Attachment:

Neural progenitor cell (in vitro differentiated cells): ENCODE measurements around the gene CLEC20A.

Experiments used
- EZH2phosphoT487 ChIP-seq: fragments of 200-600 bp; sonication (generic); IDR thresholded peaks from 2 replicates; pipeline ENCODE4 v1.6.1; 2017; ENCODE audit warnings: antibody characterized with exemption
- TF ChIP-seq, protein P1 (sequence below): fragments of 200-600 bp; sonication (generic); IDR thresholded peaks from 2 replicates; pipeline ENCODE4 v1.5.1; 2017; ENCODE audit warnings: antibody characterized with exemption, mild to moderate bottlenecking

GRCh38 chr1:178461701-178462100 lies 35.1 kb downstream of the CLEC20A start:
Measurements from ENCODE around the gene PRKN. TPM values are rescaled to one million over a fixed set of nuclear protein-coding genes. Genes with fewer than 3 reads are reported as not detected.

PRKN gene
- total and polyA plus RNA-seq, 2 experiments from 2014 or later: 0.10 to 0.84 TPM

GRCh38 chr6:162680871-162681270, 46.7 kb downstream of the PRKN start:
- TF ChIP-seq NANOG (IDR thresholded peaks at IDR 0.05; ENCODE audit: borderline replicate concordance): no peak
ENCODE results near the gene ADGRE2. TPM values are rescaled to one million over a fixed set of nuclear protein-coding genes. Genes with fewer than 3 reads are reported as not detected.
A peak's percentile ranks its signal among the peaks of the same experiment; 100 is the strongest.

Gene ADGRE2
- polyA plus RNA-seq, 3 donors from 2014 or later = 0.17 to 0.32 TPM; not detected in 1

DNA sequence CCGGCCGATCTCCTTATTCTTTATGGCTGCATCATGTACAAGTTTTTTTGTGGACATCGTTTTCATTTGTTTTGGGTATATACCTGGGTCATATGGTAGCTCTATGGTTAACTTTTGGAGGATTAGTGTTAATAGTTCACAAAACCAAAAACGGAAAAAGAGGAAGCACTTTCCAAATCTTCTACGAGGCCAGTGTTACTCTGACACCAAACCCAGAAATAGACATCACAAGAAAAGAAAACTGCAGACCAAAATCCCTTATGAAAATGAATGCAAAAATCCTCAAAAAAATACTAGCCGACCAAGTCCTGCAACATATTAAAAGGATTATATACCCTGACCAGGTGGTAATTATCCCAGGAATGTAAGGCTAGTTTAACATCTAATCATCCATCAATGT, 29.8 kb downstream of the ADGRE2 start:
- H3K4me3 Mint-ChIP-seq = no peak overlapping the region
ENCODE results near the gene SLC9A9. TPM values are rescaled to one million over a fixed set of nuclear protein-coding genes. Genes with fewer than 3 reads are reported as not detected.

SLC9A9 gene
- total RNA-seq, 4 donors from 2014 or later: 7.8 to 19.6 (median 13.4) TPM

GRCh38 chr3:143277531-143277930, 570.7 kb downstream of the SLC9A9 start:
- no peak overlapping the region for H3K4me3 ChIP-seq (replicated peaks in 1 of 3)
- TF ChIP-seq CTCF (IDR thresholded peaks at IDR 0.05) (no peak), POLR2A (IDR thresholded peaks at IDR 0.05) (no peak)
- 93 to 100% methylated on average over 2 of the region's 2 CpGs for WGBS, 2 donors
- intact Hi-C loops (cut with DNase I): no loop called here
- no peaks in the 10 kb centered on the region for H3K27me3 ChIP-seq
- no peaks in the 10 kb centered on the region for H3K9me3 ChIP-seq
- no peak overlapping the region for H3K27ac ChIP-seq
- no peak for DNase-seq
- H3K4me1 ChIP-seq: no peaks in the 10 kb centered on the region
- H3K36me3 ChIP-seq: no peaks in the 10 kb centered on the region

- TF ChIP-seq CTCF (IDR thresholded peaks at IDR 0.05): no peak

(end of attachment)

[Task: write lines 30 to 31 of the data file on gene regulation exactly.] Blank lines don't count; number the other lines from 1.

- H3K36me3 ChIP-seq: no peaks in the 10 kb centered on the region

- TF ChIP-seq CTCF (IDR thresholded peaks at IDR 0.05): no peak